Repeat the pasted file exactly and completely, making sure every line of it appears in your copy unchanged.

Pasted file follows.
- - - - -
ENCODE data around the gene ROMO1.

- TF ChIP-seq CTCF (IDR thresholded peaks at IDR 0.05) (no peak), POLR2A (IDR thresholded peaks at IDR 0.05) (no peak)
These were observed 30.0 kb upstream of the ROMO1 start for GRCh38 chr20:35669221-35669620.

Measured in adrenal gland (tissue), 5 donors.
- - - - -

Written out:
ENCODE data around the gene ROMO1.

- TF ChIP-seq CTCF (IDR thresholded peaks at IDR 0.05) (no peak), POLR2A (IDR thresholded peaks at IDR 0.05) (no peak)
These were observed 30.0 kb upstream of the ROMO1 start for GRCh38 chr20:35669221-35669620.

Measured in adrenal gland (tissue), 5 donors.